Monday marked the ninth anniversary of the Iraq war. On 19 March 2003, the United States and United Kingdom led an invasion into Iraq claiming that the Iraqi government, headed by Saddam Hussein, possessed weapons of mass destruction that posed a threat to the national security of their regions.
Nine years later and we all know now there were never any weapons of mass destruction and the invasion was never intended to help the Iraqi people.
While it is difficult to gather precise figures, it is estimated that the invasion has caused the deaths of over one million Iraqis, majority being mothers and children, and 179 British military personnel. There are also millions of other Iraqis who have suffered in some way because of the invasion. Whitehall figures released in June 2010 put the cost of British funding of the Iraq conflict at £9.24bn ($14.32bn), the vast majority of which was for the military but which also included £557m ($861m) in aid.
It is also estimated that more than half of the British population now believe that the war in Afghanistan and Iraq is unwinnable and that invading both countries have done nothing but destroyed Iraq and increased the threat of extremism to Britain.
But who should we point the fingers to be responsible for this? The US government? Tony Blair? Or George W. Bush?
From the soldiers who have agreed to serve in Iraq to the millions of us who sat at home and watched apache helicopters drop bombs onto civilian homes in the middle of the night in Baghdad, we are all to blame for the deaths and destruction caused by this invasion. Everyone is to blame.
Because the truth is, we did nothing. We sat back and let this happen under our names. We allowed the bombs to drop in Iraq, we allowed that Iraqi child to be raised as an orphan, that mother to watch her family murdered, that father to come home and find his family killed by bomb attacks. We let this happen by simply doing nothing.
How many of us wrote to our MPs and demand that they voted against such an invasion? How many of us signed petitions? How many of us attended an anti-war protest? Two million people gathered in London to demand Tony Blair to revoke his decision to enter Iraq. Only 3% of Britons decided to take a stand. The rest of us may have been against the invasion, but sitting at home and watching it unfold on live television makes us agree with it. Ignorance is a form of acceptance in a legal perspective.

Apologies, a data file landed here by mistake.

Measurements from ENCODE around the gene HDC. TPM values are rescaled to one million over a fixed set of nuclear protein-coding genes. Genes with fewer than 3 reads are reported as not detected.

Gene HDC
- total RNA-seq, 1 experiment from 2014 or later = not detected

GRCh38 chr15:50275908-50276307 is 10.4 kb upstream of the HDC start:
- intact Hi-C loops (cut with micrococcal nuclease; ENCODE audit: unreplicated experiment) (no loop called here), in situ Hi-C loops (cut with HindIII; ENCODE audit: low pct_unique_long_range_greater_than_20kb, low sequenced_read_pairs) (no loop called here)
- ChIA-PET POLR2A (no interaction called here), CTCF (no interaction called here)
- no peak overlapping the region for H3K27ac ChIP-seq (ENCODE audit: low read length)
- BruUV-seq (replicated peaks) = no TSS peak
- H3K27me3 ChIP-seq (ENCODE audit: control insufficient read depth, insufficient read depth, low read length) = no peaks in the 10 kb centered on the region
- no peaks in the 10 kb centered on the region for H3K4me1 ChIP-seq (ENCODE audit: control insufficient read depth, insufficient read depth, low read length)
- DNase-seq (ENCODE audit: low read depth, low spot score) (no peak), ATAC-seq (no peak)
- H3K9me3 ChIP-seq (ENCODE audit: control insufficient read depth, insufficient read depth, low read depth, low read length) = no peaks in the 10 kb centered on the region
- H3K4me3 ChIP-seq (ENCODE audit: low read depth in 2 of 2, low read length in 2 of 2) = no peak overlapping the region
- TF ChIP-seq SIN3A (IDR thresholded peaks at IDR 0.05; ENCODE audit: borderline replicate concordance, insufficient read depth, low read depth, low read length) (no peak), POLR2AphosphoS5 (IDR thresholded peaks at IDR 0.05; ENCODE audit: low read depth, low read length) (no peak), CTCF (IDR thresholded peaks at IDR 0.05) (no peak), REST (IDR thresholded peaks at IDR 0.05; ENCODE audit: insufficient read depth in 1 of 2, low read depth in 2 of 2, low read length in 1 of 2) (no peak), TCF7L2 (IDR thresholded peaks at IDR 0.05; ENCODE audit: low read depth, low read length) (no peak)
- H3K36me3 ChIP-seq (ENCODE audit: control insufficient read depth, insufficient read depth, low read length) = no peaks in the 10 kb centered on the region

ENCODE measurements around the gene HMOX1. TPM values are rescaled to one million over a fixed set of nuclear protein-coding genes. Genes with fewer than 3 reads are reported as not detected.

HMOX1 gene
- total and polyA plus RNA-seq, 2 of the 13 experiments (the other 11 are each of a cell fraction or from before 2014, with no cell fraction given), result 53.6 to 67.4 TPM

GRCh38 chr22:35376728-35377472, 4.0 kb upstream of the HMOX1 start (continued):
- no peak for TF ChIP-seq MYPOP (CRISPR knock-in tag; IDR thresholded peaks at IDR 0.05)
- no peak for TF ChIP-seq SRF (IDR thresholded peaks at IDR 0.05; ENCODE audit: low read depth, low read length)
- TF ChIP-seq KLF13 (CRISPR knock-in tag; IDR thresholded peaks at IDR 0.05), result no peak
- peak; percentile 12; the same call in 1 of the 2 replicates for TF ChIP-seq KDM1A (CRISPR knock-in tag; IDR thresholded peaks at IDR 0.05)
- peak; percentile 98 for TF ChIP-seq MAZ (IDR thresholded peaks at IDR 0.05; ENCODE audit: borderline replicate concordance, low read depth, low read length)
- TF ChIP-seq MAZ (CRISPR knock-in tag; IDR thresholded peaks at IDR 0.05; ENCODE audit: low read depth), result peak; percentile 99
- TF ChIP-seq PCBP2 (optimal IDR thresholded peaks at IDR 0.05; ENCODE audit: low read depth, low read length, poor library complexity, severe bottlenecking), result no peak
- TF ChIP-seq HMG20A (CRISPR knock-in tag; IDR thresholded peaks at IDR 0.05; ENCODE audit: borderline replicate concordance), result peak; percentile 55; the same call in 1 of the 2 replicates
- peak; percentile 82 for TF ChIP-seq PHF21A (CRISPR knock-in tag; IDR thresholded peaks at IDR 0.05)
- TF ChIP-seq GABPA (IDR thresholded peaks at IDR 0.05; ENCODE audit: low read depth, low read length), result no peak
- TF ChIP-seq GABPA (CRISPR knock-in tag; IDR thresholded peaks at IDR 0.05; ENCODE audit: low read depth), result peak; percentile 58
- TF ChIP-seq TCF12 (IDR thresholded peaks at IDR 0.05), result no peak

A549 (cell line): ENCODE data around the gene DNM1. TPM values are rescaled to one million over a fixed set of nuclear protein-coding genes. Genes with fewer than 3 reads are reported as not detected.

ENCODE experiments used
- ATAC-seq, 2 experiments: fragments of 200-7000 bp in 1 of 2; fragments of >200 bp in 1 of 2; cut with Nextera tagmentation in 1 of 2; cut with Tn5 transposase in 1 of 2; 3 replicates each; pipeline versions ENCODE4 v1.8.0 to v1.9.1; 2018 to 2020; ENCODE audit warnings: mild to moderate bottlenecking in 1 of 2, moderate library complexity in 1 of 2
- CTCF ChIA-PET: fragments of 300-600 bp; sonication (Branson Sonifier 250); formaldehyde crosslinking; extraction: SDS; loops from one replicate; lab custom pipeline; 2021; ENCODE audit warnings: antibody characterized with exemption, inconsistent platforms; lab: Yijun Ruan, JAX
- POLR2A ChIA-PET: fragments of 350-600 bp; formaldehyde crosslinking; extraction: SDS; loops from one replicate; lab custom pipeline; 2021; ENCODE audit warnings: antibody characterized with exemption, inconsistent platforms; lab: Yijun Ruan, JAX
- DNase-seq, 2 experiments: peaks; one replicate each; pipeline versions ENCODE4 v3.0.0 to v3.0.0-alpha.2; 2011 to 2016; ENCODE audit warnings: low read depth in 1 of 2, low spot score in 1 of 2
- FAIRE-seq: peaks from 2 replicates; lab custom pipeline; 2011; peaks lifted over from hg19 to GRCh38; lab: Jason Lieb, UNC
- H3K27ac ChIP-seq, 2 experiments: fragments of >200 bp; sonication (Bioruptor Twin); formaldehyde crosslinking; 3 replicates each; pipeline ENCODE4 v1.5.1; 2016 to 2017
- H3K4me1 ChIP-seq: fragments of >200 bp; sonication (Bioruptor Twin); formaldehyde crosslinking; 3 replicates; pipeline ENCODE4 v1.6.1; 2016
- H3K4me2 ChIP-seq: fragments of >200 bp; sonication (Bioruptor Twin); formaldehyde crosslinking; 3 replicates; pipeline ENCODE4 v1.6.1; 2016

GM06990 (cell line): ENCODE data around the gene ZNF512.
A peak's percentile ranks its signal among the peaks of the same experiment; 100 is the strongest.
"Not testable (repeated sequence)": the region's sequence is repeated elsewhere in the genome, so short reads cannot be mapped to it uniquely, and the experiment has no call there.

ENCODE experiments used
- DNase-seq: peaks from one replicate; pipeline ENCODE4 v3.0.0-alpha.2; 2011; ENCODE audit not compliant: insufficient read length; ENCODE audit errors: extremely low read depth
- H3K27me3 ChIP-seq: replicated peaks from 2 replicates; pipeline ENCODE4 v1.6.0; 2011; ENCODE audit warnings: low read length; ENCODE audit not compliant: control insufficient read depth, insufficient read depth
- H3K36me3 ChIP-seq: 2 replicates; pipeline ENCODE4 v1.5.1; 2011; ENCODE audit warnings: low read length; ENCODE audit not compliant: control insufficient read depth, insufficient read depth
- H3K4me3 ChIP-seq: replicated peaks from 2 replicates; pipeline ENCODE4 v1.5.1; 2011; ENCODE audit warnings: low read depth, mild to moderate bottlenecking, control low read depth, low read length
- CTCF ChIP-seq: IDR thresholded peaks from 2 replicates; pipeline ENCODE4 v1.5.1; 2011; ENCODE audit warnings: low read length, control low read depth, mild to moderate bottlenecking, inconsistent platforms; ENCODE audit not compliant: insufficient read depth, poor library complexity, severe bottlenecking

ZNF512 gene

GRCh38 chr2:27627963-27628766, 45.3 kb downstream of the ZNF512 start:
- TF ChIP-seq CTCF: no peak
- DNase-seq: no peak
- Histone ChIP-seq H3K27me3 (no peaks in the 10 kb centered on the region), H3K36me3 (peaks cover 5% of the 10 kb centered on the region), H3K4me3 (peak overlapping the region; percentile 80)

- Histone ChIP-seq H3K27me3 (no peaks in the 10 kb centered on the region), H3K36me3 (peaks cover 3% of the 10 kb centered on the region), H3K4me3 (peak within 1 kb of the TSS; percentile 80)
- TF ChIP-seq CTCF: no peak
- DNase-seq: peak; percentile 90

What we must realise is that our MPS, prime ministers and those in government work for us. We do not work for them. They can only make decisions with our consent. Can you imagine if 50% of us had occupied Trafalgar Square until the Blair government refused to go to war? Or even if 50% of us had bombarded our MPs office until they demanded that invading Iraq was not to be carried out under Britain's name? Those in government at that time would have certainly thought twice before casting their vote in favour of attacking Iraq.
Nine years on and how many of us re-elected those same politicians who voted for this invasion? Those same politicians whose lack of reliability has caused the death of millions of Iraqi civilians, 179 British personnel and left a country war-torn and savaged for years to come. How many of us have actually pushed for Tony Blair to be indicted for war crimes?
We have destroyed the Iraqi people. We let our government destroy a country that was not a threat to us. The Iraqi people are worse off than before the invasion. Since the invasion, over one million Iraqis have been thrown out of their homes and are now living as refugees. Violence and extremism are prevalent throughout Iraq. A report published by the U.N. Security Council, showed that majority of Iraqi people lack access to basic services such as water, sanitation, health care and education remains limited especially for children.
Traditional systems of physical, social and legal protection have also been severely compromised by the conflict and, as a result, children have become more vulnerable to exploitation and abuse. Among the threats to children are cluster bomblets and landmines that the U.S. and other combatants have deployed in the country.
We are all partly responsible for this.
I'm in no way excluding myself. I cannot say that I did enough. I don't even remember attending a protest. I sat at home and probably ranted to my friends and family about how I did not agree with war.
We can all learn from this mistake. We can start taking an active role in ensuring that those who made the decision to enter Iraq face the consequences of their action. We can lobby, sign petitions, join anti-war groups and most importantly never let it happen again under our names.
President Obama claimed that America and its allies can now leave Iraq with its head held high. But this is far from the case. How can you leave a country where you created violence and poverty with your head held high?
All I can do now is tell the Iraqi people how sorry I am. Sorry, I wasn't there to help prevent such a catastrophe and make a promise to be active to never allow something like this to happen again under my name.